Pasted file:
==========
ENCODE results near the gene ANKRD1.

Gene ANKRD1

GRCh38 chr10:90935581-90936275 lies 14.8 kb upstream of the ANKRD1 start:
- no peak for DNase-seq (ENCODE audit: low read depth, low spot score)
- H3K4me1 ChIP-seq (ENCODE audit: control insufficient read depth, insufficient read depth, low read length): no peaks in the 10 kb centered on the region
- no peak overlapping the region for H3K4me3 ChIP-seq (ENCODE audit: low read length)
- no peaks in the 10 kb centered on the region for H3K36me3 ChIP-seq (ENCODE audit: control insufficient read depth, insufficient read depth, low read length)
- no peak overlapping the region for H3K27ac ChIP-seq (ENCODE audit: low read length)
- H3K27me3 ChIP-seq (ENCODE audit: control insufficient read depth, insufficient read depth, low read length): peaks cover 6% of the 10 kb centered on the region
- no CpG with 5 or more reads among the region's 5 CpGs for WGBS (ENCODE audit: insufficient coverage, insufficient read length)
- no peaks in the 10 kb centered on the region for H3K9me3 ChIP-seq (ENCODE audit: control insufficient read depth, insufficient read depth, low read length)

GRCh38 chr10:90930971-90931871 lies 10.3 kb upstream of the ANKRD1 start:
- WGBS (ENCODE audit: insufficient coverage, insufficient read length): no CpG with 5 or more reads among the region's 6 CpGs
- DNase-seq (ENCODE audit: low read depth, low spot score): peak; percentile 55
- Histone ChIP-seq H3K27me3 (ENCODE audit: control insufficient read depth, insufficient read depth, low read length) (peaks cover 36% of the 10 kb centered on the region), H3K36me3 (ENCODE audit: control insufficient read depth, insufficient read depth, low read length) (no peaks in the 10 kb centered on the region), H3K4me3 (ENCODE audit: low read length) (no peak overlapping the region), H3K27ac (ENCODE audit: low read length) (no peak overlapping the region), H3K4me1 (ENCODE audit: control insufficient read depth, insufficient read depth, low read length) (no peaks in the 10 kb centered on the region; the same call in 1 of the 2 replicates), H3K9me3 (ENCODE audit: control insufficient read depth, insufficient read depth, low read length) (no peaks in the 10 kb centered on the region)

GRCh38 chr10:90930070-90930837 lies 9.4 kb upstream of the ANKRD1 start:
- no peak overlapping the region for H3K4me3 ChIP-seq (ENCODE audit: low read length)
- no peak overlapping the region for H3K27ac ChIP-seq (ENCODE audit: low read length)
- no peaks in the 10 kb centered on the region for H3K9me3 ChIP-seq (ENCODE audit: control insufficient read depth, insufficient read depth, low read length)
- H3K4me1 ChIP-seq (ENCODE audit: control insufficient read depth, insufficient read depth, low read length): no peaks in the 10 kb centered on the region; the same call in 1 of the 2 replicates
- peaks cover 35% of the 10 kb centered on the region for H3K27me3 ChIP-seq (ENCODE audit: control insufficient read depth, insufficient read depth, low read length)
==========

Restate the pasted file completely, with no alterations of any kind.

ENCODE results near the gene ANKRD1.

Gene ANKRD1

GRCh38 chr10:90935581-90936275 lies 14.8 kb upstream of the ANKRD1 start:
- no peak for DNase-seq (ENCODE audit: low read depth, low spot score)
- H3K4me1 ChIP-seq (ENCODE audit: control insufficient read depth, insufficient read depth, low read length): no peaks in the 10 kb centered on the region
- no peak overlapping the region for H3K4me3 ChIP-seq (ENCODE audit: low read length)
- no peaks in the 10 kb centered on the region for H3K36me3 ChIP-seq (ENCODE audit: control insufficient read depth, insufficient read depth, low read length)
- no peak overlapping the region for H3K27ac ChIP-seq (ENCODE audit: low read length)
- H3K27me3 ChIP-seq (ENCODE audit: control insufficient read depth, insufficient read depth, low read length): peaks cover 6% of the 10 kb centered on the region
- no CpG with 5 or more reads among the region's 5 CpGs for WGBS (ENCODE audit: insufficient coverage, insufficient read length)
- no peaks in the 10 kb centered on the region for H3K9me3 ChIP-seq (ENCODE audit: control insufficient read depth, insufficient read depth, low read length)

GRCh38 chr10:90930971-90931871 lies 10.3 kb upstream of the ANKRD1 start:
- WGBS (ENCODE audit: insufficient coverage, insufficient read length): no CpG with 5 or more reads among the region's 6 CpGs
- DNase-seq (ENCODE audit: low read depth, low spot score): peak; percentile 55
- Histone ChIP-seq H3K27me3 (ENCODE audit: control insufficient read depth, insufficient read depth, low read length) (peaks cover 36% of the 10 kb centered on the region), H3K36me3 (ENCODE audit: control insufficient read depth, insufficient read depth, low read length) (no peaks in the 10 kb centered on the region), H3K4me3 (ENCODE audit: low read length) (no peak overlapping the region), H3K27ac (ENCODE audit: low read length) (no peak overlapping the region), H3K4me1 (ENCODE audit: control insufficient read depth, insufficient read depth, low read length) (no peaks in the 10 kb centered on the region; the same call in 1 of the 2 replicates), H3K9me3 (ENCODE audit: control insufficient read depth, insufficient read depth, low read length) (no peaks in the 10 kb centered on the region)

GRCh38 chr10:90930070-90930837 lies 9.4 kb upstream of the ANKRD1 start:
- no peak overlapping the region for H3K4me3 ChIP-seq (ENCODE audit: low read length)
- no peak overlapping the region for H3K27ac ChIP-seq (ENCODE audit: low read length)
- no peaks in the 10 kb centered on the region for H3K9me3 ChIP-seq (ENCODE audit: control insufficient read depth, insufficient read depth, low read length)
- H3K4me1 ChIP-seq (ENCODE audit: control insufficient read depth, insufficient read depth, low read length): no peaks in the 10 kb centered on the region; the same call in 1 of the 2 replicates
- peaks cover 35% of the 10 kb centered on the region for H3K27me3 ChIP-seq (ENCODE audit: control insufficient read depth, insufficient read depth, low read length)